Bay Area decorators showcase skills in gracious villa
Standing serenely next to the wooded Presidio on San Francisco's Nob Hill, a pale pink villa overlooks the Palace of Fine Arts and the shimmering Bay. This was the grand setting of the San Francisco Decorator Showcase, held April 30 through May 22 and sponsored by the San Francisco University High School.
Visitors entered the elegant European-style residence through an imposing wrought iron gate, under a covered walkway, and into an open, trellised courtyard filled with fragrance from flowering plants and topiary trees.
Inside, under the careful eye of Howard Hein, chairman of the design committee, the rooms decorated by more than 42 Bay Area designers conveyed a sense of continuity and a consistent level of high quality difficult to achieve in a showcase home.
''The committee looks for compatible designers and the members choose what they believe are the best in any one given year,'' Mr. Hein says.
For the most part, the designers were sensitive to the special character and features of the house in their interpretations of the various rooms.
In the large second-floor living room, for example, Scott Lamb left a clear view from the entrance of the room to the floor-length windows looking out to the Bay. ''With a view like that you feel you're up in the clouds. I wanted to keep that feeling,'' he says.
Mr. Lamb also wanted to retain the spacious feeling of the room, yet create an inviting area for people to sit and relax. A plush, oversize sofa, matching chairs, and ample, low-level lighting set an easy, restful mood. To help brighten the originally somber room, Mr. Lamb chose rose-colored upholstery for the walls and an off-white wool and cotton area rug.
In the equally spacious formal dining room, designer Robert Hering included areas for smaller gatherings in a space scaled for entertaining large groups. In addition to the skirted, circular dining table dominating the center of the room , he provided a seating area at one end for after-dinner conversation and a small Queen Anne table and chairs in front of a bank of windows for breakfast.
Designers Craig Leavitt and Stephen Weaver captured a lived-in, comfortable tone in their treatment of the library, off the dining room. On sunny mornings, the library is bathed in a beautiful, iridescent light from windows on three sides of the room. The subtle beiges and browns chosen for the color scheme, which would come alive in the glow of lamps in the evening, unfortunately lacked vitality in the daylight.
In keeping with the European flavor of the house, designer Victoria Fay created a haven of Old World comfort in her ''Guest Bedroom - A Lady's Retreat.'' A French lit a la polonaise provided an elegant focal point for the room, done in soft shades of yellow, peach, and blue. Fine antiques, including a German rococo carved walnut chest, a marbletop Italian table, a neoclassical folded screen, and Venetian wall panels, completed the rich effect.
A masculine counterpart to the ''Lady's Retreat'' was the dramatic second-floor master bedroom by Michael Anthony & Associates. Deep chocolate-brown gathered fabric covering the walls and a thick carpet created a hushed, luxurious setting for a wealth of antiques and a massive bed draped with white fabric. The room exuded an air of opulence appropriate for a home on this scale.
On a more contemporary note, designers Trey Hoagland and Marc Hamman mixed sleek, modern furniture and striking antique pieces in a small, sophisticated bedroom. Two black leather and tubular steel ''Brno'' chairs (designed by Mies Van der Rohe) and a low, black marbletop table composed a seating area next to a contemporary bed with silk draperies and canopy treatment. A black lacquer English chinoiserie armoire echoed the colors of two Chinese porcelain vases flanking a mirror on the opposite wall. Other carefully chosen elements such as a classical plaster bust and an Italian painted plaque were set off against the rose-colored walls.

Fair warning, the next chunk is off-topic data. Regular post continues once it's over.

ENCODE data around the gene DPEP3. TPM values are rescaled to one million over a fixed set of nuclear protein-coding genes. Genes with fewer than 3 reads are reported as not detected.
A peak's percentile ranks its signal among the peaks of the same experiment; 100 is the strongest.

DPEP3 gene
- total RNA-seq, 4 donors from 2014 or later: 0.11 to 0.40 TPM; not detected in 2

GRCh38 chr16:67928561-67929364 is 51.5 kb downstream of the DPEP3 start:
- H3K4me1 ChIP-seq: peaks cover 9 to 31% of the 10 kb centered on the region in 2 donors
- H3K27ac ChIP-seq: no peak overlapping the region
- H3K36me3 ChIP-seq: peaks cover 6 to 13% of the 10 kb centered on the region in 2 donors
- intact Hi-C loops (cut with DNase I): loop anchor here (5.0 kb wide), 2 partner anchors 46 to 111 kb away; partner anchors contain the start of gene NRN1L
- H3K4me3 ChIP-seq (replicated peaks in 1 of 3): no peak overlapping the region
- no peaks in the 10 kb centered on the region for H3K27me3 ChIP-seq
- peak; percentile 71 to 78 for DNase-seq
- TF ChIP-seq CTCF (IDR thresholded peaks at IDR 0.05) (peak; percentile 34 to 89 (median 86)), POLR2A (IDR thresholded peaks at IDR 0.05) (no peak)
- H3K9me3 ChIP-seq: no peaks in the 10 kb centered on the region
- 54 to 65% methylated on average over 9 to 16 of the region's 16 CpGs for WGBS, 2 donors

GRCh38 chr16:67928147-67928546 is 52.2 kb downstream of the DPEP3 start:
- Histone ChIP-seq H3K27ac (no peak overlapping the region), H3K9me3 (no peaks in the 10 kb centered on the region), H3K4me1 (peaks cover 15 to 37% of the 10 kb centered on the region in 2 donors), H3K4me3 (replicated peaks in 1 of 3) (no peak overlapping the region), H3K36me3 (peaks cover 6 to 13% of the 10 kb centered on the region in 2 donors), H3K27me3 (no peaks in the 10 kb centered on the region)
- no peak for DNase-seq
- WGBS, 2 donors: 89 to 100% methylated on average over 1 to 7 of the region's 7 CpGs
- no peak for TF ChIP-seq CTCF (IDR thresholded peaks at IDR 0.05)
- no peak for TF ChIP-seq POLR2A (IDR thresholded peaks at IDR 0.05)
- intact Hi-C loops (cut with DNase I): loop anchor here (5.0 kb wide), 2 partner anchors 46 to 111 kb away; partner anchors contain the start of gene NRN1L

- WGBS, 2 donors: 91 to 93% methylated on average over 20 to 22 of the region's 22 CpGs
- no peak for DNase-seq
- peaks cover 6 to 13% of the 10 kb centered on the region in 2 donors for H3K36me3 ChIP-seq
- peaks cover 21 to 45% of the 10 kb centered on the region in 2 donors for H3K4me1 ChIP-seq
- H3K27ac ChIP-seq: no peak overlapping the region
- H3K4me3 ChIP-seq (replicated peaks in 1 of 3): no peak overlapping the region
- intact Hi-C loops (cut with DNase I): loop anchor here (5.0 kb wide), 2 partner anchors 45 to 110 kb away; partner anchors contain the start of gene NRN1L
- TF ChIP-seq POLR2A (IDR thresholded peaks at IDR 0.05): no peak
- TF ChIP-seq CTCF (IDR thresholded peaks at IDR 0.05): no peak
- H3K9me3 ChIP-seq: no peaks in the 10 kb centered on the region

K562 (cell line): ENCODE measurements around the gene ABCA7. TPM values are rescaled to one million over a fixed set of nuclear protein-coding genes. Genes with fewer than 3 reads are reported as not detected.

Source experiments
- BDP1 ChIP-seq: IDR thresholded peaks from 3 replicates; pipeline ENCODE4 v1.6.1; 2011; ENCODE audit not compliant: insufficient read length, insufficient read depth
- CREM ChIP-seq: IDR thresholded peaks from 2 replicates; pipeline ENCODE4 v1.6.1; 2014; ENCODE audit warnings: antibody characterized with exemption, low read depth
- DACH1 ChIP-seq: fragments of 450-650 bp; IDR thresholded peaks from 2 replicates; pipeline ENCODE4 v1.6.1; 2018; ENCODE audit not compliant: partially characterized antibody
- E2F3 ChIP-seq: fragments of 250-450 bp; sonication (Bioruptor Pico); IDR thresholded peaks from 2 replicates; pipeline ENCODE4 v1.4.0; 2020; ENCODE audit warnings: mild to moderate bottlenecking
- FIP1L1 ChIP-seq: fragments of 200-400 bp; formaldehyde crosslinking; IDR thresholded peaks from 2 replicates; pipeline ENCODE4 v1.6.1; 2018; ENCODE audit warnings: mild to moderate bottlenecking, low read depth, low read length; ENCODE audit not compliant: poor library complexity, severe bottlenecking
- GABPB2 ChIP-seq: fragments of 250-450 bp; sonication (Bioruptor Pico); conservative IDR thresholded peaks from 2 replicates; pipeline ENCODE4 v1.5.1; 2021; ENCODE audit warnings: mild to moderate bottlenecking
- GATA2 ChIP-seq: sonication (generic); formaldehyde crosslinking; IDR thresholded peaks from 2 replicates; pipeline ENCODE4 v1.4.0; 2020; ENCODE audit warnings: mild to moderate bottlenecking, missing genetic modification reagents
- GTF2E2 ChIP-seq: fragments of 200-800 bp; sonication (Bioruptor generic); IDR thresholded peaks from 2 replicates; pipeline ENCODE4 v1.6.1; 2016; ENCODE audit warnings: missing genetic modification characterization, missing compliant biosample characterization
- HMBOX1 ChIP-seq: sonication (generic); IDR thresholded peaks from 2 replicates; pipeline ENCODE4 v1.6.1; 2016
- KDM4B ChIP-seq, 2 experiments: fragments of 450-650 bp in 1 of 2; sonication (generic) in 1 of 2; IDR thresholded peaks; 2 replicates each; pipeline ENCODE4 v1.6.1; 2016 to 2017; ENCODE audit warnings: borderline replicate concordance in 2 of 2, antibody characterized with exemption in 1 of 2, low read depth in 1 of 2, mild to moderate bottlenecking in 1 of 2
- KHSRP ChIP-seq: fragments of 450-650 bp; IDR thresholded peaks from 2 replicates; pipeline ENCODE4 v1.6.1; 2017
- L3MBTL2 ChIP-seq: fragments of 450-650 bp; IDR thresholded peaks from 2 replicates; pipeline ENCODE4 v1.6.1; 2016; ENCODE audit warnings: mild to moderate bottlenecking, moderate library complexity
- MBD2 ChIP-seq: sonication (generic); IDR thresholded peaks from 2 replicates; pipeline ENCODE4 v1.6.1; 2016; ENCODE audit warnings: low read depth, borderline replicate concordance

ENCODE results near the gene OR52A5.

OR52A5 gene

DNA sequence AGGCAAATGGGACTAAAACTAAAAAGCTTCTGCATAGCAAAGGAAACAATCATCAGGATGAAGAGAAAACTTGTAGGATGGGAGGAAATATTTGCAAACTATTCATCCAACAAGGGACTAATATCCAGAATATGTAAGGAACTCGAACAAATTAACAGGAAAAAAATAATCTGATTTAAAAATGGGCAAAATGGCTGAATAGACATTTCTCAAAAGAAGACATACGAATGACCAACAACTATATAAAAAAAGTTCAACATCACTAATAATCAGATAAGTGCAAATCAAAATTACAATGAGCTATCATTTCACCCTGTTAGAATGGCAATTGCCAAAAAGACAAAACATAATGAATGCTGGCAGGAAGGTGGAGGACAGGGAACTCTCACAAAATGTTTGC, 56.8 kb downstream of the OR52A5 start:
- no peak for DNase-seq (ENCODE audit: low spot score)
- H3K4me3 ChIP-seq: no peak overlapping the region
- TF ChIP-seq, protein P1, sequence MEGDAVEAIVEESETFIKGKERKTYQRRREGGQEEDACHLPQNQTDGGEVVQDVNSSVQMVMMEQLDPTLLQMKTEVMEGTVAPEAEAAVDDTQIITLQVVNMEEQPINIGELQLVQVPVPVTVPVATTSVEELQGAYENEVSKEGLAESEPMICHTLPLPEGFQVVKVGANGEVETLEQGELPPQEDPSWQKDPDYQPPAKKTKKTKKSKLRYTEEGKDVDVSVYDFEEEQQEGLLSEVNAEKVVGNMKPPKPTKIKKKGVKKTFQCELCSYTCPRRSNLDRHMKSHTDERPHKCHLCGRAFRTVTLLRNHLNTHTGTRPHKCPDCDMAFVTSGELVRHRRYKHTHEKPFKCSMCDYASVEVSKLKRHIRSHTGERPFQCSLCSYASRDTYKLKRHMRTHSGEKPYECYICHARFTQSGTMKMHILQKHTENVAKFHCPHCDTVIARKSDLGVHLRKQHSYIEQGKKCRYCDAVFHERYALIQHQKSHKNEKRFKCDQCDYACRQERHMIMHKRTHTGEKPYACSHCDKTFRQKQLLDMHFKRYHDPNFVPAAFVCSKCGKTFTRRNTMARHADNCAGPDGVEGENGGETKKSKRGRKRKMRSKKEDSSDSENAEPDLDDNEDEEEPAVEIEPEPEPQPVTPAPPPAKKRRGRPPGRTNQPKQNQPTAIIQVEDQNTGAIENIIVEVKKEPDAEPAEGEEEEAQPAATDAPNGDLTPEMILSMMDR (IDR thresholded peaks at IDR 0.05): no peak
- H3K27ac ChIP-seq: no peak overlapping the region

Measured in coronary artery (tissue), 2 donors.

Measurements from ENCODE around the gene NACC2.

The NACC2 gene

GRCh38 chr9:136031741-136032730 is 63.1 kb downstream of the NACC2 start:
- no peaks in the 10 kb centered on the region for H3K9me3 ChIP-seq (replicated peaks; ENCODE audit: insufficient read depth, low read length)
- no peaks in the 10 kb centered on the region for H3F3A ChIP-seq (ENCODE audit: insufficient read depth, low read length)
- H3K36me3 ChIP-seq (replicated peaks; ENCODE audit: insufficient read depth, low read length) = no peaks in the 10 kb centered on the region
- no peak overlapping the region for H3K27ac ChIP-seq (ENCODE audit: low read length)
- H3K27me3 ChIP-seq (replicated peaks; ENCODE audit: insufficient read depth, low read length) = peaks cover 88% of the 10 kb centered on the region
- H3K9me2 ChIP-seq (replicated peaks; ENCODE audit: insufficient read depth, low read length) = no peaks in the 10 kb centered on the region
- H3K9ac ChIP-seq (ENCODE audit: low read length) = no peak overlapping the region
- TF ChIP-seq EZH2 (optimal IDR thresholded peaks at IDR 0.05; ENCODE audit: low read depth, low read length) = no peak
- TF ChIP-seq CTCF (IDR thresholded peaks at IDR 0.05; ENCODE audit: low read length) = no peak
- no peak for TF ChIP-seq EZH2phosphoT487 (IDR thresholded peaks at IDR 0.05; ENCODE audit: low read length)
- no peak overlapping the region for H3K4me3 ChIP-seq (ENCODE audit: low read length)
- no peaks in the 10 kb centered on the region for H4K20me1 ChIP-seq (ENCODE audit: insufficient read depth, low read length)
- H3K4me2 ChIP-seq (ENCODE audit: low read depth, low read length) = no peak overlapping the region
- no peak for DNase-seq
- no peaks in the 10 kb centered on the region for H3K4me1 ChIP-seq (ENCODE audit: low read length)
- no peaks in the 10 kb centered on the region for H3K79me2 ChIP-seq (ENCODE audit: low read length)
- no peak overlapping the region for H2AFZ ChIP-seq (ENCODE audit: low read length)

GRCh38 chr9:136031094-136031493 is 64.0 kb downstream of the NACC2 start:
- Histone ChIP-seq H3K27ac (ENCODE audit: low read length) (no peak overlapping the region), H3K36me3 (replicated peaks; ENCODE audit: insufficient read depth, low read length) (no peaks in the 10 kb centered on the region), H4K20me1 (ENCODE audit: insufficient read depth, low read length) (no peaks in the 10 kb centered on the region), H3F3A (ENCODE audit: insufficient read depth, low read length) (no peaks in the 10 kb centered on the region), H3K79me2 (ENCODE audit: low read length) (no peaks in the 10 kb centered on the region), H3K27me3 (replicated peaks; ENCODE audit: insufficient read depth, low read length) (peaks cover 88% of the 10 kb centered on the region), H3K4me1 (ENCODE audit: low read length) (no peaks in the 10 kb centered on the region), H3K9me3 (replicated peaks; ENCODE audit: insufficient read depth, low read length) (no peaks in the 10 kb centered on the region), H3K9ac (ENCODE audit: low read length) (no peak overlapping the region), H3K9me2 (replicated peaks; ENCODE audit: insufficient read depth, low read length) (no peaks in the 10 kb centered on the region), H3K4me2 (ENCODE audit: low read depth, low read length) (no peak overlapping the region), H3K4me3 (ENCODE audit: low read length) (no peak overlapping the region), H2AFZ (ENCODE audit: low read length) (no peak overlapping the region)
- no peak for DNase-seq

A ''Guest Bedroom'' in peach and white by Joseph Horan, ASID, was inspired by the Mediterranean loggia across the courtyard. The room featured an unusual wall treatment of cream-colored canvas with a hand-painted border in a Greek motif. Above the bed, the canvas folded back to reveal a room-enlarging mirror. References to ancient cultures, such as a Grecian bust and a faux bone Egyptian-style mirror, evoked a timeless quality in this tranquil room.
Painted effects were a recurring theme throughout the show house. The most ornate example was the interior of the house elevator, painted by Ami Magill. An intricate Oriental-inspired floral pattern covered the walls and the floor design included simulated semiprecious materials such as tortoise shell, agate, and mother-of-pearl. Upstairs, hand-painted English chinoiserie wallpaper panels by the Day Studio Company decorated a long second-floor hall.
On the third floor, white clouds floated on a lavender sky in a sitting room by Judy Simes, an ASID associate, and Richard Kenarney. Next door, a trompe l'oeil trellis on the ceiling added to the fresh, gardenlike effect of a pristine bedroom by David Michael. The garden theme carried over to the adjacent dressing room and bath, by Alice Wiley and Kimberly Walsh, with a blue flower pattern stenciled onto a white enamel floor.
Visitors to the showcase would hardly guess that the mansion was in a state of disrepair before the designers set to work.
''Nothing had been done to the house for at least 40 years, and there was water damage throughout,'' explains Gisele Huff, administrative chairman of the show house. ''The designers must refurbish the walls and floors, not just cosmetize the room.'' After the show house, designers were required to leave the rooms in ''move in'' condition.
Proceeds from the showcase go to the San Francisco University High School Scholarship Fund.